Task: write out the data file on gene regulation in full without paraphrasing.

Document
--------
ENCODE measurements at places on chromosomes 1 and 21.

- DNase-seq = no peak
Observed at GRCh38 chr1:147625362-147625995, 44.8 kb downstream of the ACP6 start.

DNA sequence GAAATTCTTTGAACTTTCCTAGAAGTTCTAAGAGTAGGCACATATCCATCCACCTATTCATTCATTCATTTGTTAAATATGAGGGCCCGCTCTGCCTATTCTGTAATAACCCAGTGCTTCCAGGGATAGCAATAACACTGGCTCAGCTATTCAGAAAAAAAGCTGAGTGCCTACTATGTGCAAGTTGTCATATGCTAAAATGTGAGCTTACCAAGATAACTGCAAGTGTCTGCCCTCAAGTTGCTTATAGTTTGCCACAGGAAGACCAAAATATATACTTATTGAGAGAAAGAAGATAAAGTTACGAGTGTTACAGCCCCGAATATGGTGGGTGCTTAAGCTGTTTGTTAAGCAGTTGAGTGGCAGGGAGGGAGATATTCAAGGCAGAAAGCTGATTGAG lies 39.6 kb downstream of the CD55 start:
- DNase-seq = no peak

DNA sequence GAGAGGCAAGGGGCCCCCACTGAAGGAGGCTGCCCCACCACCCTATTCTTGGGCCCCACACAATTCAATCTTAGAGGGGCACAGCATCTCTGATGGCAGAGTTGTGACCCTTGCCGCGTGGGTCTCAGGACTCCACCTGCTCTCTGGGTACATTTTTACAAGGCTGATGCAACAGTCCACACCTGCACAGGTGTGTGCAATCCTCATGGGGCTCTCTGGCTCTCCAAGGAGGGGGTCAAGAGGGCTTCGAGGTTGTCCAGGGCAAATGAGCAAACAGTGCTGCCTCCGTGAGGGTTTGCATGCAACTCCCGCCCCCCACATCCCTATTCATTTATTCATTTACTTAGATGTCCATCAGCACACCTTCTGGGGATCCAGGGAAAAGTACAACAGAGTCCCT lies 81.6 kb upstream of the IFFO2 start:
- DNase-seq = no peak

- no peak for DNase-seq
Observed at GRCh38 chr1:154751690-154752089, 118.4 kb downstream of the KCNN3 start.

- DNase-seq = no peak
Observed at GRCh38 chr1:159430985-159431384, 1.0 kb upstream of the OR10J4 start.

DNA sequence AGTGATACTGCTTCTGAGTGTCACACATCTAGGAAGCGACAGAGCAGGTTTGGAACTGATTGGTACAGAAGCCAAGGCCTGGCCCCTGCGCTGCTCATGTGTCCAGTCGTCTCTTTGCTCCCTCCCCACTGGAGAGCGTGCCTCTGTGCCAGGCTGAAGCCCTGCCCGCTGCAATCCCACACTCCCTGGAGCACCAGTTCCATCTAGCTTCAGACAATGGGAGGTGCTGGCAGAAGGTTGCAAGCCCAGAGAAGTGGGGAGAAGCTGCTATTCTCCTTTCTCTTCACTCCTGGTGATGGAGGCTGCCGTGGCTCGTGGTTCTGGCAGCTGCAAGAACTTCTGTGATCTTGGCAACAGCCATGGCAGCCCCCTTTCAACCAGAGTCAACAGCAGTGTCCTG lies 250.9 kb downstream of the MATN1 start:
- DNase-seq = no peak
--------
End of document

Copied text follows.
ENCODE measurements at places on chromosomes 1 and 21.

- DNase-seq = no peak
Observed at GRCh38 chr1:147625362-147625995, 44.8 kb downstream of the ACP6 start.

DNA sequence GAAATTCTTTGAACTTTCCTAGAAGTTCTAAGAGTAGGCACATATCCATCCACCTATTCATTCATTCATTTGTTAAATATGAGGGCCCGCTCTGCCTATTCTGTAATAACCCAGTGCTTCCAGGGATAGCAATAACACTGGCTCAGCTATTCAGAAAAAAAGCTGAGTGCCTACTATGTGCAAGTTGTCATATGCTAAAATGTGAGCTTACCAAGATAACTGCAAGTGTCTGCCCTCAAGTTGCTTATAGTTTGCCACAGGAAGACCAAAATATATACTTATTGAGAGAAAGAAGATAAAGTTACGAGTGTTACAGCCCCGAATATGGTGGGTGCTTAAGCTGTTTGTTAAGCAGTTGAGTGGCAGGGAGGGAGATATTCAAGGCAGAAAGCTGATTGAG lies 39.6 kb downstream of the CD55 start:
- DNase-seq = no peak

DNA sequence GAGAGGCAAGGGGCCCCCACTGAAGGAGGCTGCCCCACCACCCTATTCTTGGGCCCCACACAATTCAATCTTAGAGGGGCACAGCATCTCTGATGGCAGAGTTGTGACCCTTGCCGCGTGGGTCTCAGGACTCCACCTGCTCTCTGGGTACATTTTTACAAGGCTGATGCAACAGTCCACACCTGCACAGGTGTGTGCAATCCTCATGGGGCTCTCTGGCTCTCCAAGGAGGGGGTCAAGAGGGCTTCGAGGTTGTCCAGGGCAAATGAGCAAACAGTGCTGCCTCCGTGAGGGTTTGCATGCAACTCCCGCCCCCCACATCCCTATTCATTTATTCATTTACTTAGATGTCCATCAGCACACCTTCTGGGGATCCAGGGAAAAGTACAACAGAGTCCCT lies 81.6 kb upstream of the IFFO2 start:
- DNase-seq = no peak

- no peak for DNase-seq
Observed at GRCh38 chr1:154751690-154752089, 118.4 kb downstream of the KCNN3 start.

- DNase-seq = no peak
Observed at GRCh38 chr1:159430985-159431384, 1.0 kb upstream of the OR10J4 start.

DNA sequence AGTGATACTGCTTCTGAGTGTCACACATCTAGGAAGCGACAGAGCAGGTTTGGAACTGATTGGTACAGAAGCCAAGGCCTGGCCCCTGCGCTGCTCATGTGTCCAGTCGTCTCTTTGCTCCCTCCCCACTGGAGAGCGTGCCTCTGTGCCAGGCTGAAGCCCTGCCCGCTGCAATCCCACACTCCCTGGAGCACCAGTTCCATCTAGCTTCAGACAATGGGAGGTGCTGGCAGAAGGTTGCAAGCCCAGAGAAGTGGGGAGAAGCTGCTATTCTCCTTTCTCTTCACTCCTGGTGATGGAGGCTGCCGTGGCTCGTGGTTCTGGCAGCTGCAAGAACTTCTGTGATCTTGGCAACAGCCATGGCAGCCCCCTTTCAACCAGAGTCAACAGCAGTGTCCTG lies 250.9 kb downstream of the MATN1 start:
- DNase-seq = no peak